Congress seeks information on suspension of Iranian envoy’s security clearance

WASHINGTON (AP) — The chairman of the House Foreign Affairs Committee is demanding that the State Department produce more information on the suspension of the U.S. special envoy for Iran’s security clearance.

Representative Michael McCaul, a Republican from Texas, said Friday that the Biden administration owed Congress a full explanation for suspending envoy Rob Malley’s clearance and placing him on unpaid leave.

Malley had led the administration’s efforts to revive the faltering nuclear deal with Iran. But he was not active in his main job for weeks and until Thursday the State Department had told reporters and lawmakers that he was on extended personal leave for unspecified family reasons.

On Thursday, however, department officials said Malley was being investigated for the mishandling of classified information and was placed on unpaid leave.

“These reports raise serious concerns both about Malley’s conduct and whether the State Department misled Congress and the American public,” McCaul said in a letter to Secretary of State Antony Blinken.

“While the suspension of Special Envoy Malley’s clearance is independently troubling, our concern is compounded by the State Department’s failure to respond to the committee’s efforts to monitor its negotiations with Iran and its policy to against Iran,” he said.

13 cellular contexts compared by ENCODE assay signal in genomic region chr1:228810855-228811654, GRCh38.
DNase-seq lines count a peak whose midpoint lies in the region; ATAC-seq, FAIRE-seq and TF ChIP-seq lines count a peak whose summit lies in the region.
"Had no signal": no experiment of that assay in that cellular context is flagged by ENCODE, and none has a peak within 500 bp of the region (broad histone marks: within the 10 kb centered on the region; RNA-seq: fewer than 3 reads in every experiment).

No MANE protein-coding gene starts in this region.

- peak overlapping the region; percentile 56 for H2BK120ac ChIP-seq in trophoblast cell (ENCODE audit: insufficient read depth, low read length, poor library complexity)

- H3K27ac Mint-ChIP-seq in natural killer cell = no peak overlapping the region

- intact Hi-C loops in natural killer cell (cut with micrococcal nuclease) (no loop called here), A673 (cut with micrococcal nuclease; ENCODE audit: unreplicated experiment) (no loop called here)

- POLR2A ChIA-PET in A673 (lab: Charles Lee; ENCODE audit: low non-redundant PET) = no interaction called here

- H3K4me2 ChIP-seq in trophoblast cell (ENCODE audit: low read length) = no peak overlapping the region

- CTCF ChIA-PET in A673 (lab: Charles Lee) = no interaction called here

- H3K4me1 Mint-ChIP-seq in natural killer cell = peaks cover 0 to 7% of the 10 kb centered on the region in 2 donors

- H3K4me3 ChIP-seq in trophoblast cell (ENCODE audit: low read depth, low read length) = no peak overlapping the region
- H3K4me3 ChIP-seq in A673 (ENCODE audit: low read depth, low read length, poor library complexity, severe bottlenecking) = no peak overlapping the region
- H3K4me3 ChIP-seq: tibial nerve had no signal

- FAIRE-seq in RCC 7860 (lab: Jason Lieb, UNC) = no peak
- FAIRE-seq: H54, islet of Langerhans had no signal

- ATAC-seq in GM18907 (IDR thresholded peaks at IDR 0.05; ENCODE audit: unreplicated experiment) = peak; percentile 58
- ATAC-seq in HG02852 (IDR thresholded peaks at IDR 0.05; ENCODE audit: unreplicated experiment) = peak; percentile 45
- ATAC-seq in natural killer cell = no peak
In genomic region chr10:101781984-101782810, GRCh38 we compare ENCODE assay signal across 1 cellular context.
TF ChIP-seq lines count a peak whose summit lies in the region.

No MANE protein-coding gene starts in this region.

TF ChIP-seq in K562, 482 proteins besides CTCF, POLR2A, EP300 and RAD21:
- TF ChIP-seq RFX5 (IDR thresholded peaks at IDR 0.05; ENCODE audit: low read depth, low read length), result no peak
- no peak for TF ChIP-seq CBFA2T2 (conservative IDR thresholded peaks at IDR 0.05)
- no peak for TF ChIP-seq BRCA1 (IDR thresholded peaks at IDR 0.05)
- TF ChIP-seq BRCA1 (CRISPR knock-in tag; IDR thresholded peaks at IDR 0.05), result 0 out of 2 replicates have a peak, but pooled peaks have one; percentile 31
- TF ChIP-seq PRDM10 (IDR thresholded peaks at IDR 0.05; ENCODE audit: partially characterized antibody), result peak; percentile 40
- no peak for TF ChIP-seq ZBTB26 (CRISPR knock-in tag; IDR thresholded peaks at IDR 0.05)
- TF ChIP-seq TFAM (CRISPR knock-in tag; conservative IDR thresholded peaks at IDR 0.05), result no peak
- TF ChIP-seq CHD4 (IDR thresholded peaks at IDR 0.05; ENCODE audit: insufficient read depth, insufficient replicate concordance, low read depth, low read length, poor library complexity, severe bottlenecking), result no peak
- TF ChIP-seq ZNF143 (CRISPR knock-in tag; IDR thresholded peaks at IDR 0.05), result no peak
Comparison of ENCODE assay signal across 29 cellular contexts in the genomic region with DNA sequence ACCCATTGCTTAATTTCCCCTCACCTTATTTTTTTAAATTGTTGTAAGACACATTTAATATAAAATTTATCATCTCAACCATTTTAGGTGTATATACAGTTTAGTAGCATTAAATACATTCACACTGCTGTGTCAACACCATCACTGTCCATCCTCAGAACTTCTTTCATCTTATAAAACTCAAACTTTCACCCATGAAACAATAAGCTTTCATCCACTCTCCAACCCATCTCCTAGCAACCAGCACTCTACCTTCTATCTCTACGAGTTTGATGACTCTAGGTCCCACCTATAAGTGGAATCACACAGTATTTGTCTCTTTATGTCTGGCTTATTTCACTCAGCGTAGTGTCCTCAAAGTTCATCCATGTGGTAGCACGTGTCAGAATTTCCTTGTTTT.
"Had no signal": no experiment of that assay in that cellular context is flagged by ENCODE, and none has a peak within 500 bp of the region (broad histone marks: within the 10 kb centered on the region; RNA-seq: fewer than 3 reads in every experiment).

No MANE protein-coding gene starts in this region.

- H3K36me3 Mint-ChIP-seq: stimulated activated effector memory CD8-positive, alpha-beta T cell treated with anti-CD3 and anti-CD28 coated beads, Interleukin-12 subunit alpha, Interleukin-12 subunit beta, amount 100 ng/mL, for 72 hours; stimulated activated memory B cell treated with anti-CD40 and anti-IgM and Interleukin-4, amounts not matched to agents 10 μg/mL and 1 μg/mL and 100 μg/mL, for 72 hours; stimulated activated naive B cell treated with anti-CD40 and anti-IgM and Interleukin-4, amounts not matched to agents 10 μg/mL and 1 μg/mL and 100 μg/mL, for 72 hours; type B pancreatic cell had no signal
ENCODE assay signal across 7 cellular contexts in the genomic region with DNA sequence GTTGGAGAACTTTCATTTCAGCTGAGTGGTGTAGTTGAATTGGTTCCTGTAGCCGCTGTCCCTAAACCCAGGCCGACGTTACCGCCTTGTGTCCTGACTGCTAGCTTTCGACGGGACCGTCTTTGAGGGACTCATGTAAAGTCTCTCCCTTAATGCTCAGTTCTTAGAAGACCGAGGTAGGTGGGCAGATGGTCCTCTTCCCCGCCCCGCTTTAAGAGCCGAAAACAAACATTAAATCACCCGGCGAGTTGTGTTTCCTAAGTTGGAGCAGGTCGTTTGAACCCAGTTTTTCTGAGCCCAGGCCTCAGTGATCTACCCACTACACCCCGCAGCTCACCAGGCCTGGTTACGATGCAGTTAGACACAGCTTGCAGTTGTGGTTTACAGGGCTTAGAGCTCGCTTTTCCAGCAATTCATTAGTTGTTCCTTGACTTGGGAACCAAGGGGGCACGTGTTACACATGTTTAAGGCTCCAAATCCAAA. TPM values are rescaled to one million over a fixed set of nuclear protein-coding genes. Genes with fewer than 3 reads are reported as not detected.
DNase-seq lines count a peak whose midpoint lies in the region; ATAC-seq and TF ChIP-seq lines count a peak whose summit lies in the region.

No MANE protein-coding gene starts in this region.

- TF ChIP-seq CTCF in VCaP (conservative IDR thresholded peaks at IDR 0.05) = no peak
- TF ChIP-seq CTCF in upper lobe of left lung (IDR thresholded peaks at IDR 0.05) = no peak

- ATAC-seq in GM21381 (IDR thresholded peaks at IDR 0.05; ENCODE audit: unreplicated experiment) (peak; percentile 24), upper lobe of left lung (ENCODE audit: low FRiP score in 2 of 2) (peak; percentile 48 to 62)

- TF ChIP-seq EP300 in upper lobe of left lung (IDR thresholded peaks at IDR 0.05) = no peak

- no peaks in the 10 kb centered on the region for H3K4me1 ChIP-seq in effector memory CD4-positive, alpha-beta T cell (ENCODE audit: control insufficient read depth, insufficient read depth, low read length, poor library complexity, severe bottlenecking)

McCaul also noted that the initial explanation for Malley’s absence and inability to appear for congressional hearings on Iran policy turned out to be incorrect.

“Senior State Department officials informed the committee that Special Envoy Malley was unable to testify or brief because he was on personal leave due to the illness of a close member of family, for which my staff expressed sympathy,” McCaul said.

“At no time did the department indicate that Special Envoy Malley’s security clearance was suspended or under review, or that he was under investigation for potential misconduct,” a- he added.

The State Department had no immediate comment on McCaul’s letter.

Malley said in a brief statement provided to several news outlets on Thursday that he had been informed that his security clearance was being reviewed.

“I have not received any further information, but I expect the investigation to be resolved favorably and quickly. In the meantime, I am on leave,” he said in the statement.

State Department spokesman Matthew Miller said Thursday that Malley officially remains in his post but is on leave and his deputy, Abram Paley, currently leads the Iran portfolio as acting special envoy.

Malley’s fate has raised questions since he skipped a classified congressional briefing on Iran on May 16.

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